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carp edema virus, otherwise known as koi sleepy disease?


chris reitan
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Does anyone have knowledge of carp edema virus? My local go-to lake which has been very good to me has been hit with this virus. Back in July, the rumors of an algae bloom causing a fish kill were out. I did see dead carp at this time and fishing went bad. Given the the summer temps, I simply didn't fish this particular lake until this fall. This lake has been a great producer. With a couple of days of pre-baiting, it was very common to catch a dozen fish in a short morning session with many in the low teens and the occasional twenty. Today, the water seems dead. With pre-baiting, I have only managed three small fish over four sessions. I no longer see carp and certainly am not catching carp. After some internet search, I find that the County fish biologist is stating that the lake was hit with carp edema virus. A virus that only effects carp. He seems fairly pleased about this. I on the other, not so much. There does not seem to be much in the literature on carp edema virus. What I have found mainly references aquaculture but indicates that in confinement mortality rates of 75 to 80 percent are expected. I have also found a few articles from England regarding the concern but with no detail on any particular incident.

Does anyone have any first hand experience? Is it possible that there has really been 75-80 percent mortality? Thinning the herd a bit might not be a bad thing as long as this does not disproportionately effect the larger fish. Does this virus persist over years? If anyone has any factual information or rumor / hear-say, I would love to hear it

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Earlier this summer, there was some sort of fish kill here in Georgia at Lake Oconee that (I believe) only affected carp. I don't recall exactly what the cause was, but I believe it was some sort of biological issue, PERHAPS the virus you mentioned.

I'll do some follow-up and report what I find.

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The Lake Oconee (Georgia) carp kill occurred approximately in mid-MAY, and was at least partly blamed on stress from spawning.

The following is part of a statement from the state DNR issued roughly May 20, 2015:

"...a WRD fisheries biologist says the highest concentration of dead carp has been in the Sugar Creek area and northward toward I-20.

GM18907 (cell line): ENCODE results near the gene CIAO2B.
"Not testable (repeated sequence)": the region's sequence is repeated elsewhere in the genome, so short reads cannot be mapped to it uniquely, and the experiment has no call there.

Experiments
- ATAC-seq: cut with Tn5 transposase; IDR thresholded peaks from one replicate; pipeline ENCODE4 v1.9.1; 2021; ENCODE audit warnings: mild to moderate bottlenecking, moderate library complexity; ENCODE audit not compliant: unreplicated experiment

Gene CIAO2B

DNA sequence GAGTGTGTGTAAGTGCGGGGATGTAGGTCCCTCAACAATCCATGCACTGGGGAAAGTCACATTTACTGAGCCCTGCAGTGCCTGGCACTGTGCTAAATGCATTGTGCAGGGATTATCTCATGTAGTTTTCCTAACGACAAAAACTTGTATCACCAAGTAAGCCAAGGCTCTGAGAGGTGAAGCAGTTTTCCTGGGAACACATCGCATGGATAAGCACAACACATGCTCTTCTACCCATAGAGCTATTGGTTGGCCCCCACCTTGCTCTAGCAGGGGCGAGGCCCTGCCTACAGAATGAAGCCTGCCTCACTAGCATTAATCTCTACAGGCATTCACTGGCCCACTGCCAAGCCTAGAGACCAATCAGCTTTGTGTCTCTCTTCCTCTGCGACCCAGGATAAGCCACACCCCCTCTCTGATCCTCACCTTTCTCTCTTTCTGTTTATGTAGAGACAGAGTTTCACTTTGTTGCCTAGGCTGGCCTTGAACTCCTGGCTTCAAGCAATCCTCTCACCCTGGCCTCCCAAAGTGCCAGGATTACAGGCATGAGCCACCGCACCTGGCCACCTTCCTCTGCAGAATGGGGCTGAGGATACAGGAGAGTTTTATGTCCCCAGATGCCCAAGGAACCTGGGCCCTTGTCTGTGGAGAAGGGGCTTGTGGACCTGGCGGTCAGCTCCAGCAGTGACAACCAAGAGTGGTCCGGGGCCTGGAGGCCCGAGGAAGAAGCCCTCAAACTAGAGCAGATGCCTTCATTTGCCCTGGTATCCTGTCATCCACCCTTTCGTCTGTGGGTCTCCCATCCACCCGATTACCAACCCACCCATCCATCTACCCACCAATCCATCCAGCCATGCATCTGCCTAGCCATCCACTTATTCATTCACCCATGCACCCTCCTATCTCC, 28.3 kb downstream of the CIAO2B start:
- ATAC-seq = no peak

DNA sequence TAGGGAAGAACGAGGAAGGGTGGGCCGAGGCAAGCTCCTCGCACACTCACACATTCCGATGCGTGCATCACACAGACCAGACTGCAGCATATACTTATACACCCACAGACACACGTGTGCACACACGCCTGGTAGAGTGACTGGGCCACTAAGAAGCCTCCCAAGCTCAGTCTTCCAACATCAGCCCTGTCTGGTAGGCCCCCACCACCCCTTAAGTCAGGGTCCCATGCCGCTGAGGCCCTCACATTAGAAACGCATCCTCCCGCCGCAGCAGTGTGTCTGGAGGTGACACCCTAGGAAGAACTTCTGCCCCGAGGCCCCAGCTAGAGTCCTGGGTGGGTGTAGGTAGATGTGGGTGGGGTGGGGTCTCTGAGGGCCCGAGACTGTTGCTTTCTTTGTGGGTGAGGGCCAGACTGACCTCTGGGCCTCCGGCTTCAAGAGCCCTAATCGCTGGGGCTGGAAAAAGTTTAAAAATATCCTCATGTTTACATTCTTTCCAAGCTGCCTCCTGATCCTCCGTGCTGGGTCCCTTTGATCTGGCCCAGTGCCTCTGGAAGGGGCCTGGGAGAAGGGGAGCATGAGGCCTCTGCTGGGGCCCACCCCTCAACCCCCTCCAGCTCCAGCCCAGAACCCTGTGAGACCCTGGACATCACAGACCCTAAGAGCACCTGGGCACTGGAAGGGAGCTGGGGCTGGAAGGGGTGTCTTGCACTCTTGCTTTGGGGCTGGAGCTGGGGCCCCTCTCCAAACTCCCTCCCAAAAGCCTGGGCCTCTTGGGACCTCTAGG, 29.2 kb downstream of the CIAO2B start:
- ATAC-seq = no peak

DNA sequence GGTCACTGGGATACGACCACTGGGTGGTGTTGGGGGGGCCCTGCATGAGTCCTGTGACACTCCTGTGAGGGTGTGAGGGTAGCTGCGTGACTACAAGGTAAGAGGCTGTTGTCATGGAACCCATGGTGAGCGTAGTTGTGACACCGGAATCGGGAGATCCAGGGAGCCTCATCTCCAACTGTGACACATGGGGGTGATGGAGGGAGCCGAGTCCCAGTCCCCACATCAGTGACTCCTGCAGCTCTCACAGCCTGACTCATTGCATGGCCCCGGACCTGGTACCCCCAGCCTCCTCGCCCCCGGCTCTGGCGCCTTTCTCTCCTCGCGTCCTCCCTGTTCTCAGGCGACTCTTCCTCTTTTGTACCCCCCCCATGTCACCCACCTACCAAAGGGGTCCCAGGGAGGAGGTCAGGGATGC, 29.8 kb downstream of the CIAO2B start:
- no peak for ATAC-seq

“Common carp have been aggressively spawning at Lake Oconee over the last few weeks, resulting in additional energy consumption and stress, and weakening a fish’s immune system allowing bacterial or viral infections to more readily occur, often causing fish death,” said Nelson. “No other fish have been affected. There are a few diseases and viruses that are known to primarily infect common carp.”

The statement included no specifics regarding those "few diseases that are known to primarily infect carp", so I can't say if the "carp edema virus" was involved in that incident.

Edited by needmotime2fish
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At John's suggestion, I did a Google search. From what I found on the internet, so far the spread of CEV appears to be limited to Europe and to Asian koi.

That doesn't mean that it isn't here. But if it is, I found nothing on the Web referring to its existence in North America.

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Research this : http://www.rense.com/general53/souths.htm

Above is a 50,000 carp kill off that happened awhile back, now you can't even tell a carp died in the lake, the fishing is amazing, loads of 20's and some 30's as well as grass carp upwards of 70 and 80lbs, if your local lake has a stable source of natural food and good water your lake will thrive in years to come.

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Bad news- the same ol' negative attitude toward carp.

Good news- the population will rebound in a few years. Wouldn't this "low population" time allow for more forage for those remaining, resulting in bigger carp? Wouldn't the survivors possibly have an immunity for the bacteria since it only killed approximately 50% of the carp population?

Good info on the thread and posts. Thanks to all.

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Other thought / question. Might it be possible to transfer this to other fish / lakes with a net or weigh sling? I always hose the net and sling off and let them dry after use.

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